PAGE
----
Figure 2
Agonist and antagonist activity of PIM compounds. Thioglycollate-induced peritoneal macrophages were treated with (A) LPS (10 ng/ml) or (B) 1 alone for 18 hours. Peritoneal macrophages were treated with LPS (10 ng/ml) in the presence of (C) 1 or (D) ...
Table 1
PIM-induced IL-6 production by thioglycollate-elicited macrophages.

Consistent with our earlier study of dendritic cell responses16, the inclusion of an ether rather than an ester group on the sn-2 position of glycerol in PIMs increased the induction of IL-6 (Table 1, 1 vs 2 or 6 vs 7). Moving the ether to the sn-1 position resulted in a decrease in IL-6 production (Table 1, 1 vs 4); however, compound 4 still enhanced IL-6 secretion compared to 2. In contrast, inclusion of two ether groups, as with compound 8, or exchanging the ether for an amide group, as with compound 3, resulted in decreased cytokine production compared to synthetic PIM2 (2). Interestingly, removal of the inositol ring, but retention of the natural glycerol di-ester (2 vs 7), resulted in a significant loss of agonist activity that was recovered by introducing the sn-2 mono-ether (6 vs 7). Agonist activity was also lost with the addition of a third lipid group, as exemplified by AcPIM2ME (5). Taken together, these results indicate the inositol ring contributes to the agonist activity and that agonist activity is enhanced with a combination of ester and ether linkages on the phosphatidyl group.

Next, we investigated whether PIM treatment enhanced or suppressed LPS induced IL-6 production by primary macrophages. Previous work on bone marrow-derived macrophages showed that PIM molecules are able to inhibit LPS-induced cytokine production.14 Consistent with this finding, the majority of the PIM analogues inhibited LPS-induced macrophage IL-6 production in a dose-dependent manner (Figure 2C and Table 2). In general, suppressive activity fell in the same concentration range as that observed for shutdown of agonist activity. Whether the same regulatory mechanisms are involved in both the inhibition of PIM agonist activity and PIM-dependent inhibition of LPS-induced IL-6 production has yet to be determined.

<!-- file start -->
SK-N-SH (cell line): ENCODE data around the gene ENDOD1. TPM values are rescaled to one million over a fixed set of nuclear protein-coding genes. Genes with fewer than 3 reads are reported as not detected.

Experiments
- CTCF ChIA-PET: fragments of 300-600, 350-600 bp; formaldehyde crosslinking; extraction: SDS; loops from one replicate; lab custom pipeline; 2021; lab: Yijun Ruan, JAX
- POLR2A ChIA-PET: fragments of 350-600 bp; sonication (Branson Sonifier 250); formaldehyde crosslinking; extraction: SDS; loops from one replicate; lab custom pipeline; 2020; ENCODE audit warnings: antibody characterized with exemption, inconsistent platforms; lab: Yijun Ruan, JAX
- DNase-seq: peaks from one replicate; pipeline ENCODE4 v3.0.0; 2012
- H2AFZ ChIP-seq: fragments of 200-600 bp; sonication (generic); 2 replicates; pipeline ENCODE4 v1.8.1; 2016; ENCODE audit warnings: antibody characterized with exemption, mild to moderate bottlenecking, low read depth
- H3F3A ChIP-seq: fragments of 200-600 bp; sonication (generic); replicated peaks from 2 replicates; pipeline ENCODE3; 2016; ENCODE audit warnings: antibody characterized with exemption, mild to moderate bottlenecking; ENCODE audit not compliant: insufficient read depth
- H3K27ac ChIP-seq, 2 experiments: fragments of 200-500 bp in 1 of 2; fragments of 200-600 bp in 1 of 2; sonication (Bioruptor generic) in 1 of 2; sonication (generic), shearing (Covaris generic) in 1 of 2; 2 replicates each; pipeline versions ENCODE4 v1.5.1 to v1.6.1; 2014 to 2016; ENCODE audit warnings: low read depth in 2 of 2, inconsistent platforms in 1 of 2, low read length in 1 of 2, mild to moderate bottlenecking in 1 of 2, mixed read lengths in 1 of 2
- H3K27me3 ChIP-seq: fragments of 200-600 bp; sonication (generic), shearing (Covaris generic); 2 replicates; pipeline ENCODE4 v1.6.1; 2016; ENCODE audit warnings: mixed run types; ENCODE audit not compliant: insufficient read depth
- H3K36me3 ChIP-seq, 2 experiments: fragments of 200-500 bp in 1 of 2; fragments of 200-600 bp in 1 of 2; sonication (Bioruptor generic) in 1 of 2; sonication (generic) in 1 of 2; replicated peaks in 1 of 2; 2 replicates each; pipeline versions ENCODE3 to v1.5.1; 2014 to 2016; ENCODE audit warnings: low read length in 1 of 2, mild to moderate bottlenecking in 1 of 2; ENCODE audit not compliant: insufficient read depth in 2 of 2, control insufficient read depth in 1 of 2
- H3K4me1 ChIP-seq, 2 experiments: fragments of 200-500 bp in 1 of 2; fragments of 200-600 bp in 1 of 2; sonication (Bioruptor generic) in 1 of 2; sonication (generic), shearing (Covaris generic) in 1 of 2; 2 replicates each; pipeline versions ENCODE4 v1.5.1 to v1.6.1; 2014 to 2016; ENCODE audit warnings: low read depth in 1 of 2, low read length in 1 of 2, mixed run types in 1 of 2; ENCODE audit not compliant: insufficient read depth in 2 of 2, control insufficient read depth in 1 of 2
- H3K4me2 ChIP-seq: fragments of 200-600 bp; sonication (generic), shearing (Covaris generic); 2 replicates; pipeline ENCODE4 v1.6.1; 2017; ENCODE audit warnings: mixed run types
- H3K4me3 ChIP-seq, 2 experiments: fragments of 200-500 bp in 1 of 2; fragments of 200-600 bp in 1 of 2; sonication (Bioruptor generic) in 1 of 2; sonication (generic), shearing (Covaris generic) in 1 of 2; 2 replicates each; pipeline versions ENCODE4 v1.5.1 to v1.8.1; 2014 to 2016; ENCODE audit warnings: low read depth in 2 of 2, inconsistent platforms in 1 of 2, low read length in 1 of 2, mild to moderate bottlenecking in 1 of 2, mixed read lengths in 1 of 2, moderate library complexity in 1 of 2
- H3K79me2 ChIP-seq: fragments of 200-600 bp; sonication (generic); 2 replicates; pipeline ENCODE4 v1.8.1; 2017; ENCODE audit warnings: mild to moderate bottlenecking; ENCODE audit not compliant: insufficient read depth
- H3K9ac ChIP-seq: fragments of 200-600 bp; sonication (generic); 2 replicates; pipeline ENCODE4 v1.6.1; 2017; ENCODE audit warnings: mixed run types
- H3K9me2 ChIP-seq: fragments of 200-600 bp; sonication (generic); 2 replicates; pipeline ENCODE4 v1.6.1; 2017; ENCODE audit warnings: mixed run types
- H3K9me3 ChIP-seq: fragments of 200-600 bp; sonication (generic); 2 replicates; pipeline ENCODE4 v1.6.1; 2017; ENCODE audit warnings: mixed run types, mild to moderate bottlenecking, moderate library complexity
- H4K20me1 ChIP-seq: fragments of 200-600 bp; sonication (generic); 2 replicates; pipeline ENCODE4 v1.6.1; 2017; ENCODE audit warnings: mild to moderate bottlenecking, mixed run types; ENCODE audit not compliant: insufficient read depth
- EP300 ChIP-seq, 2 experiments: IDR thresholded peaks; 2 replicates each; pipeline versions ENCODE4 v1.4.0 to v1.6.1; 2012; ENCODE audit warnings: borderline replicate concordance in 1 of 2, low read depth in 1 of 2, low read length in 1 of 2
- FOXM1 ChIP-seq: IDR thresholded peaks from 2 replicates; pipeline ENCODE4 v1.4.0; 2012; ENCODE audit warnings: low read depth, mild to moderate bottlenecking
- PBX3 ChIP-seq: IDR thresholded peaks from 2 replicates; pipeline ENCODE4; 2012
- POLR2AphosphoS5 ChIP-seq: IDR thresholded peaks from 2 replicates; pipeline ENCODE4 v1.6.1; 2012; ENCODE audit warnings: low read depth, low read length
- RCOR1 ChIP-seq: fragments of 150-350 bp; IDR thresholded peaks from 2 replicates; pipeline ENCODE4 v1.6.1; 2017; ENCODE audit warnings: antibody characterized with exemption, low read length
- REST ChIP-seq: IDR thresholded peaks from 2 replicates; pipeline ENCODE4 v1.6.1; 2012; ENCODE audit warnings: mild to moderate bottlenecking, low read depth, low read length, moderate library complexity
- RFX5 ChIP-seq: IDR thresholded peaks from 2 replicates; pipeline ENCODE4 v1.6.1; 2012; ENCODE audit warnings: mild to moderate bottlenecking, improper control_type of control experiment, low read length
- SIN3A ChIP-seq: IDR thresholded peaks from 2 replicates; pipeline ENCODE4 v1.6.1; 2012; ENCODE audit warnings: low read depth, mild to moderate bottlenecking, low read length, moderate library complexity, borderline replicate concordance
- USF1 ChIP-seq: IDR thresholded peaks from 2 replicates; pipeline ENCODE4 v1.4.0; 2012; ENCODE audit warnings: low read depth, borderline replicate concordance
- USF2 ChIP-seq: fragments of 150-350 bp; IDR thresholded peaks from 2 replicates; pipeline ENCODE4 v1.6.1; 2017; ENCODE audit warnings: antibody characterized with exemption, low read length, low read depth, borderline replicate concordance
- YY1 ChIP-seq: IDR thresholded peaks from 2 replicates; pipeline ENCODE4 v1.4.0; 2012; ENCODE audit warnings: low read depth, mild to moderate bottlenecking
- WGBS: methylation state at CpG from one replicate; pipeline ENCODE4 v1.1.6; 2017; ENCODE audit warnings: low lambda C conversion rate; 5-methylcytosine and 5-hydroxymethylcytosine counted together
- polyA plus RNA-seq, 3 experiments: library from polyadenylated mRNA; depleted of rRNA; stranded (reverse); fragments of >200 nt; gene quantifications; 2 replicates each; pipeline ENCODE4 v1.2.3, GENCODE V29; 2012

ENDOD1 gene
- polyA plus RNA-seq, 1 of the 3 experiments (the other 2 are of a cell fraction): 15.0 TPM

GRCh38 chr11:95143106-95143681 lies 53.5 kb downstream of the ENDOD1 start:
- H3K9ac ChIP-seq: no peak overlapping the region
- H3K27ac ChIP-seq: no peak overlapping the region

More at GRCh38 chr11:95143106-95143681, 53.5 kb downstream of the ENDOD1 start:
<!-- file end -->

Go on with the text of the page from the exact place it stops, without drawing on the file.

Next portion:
Table 2
Inhibition of IL-6 production by LPS-stimulated thioglycollate-elicited macrophages.

Removal of the inositol moiety in 7 (IC50 12.9 μM) resulted in increased inhibitory activity and decreased agonist activity compared to 2 (IC50 40.2 μM). Therefore, it appeared that the presence of an inositol ring abrogated inhibitory activity.

Interestingly, only 5 enhanced LPS-induced IL-6 production (Figure 2D). The difference between 1, which exhibited inhibitory activity, and 5 is the addition of C-16 (palmitic acid) fatty acyl chain to one of the mannosyl moieties. As such, the observed switch from inhibition to enhancement of LPS-induced IL-6 production may be associated with the greater lipophilicity of 5.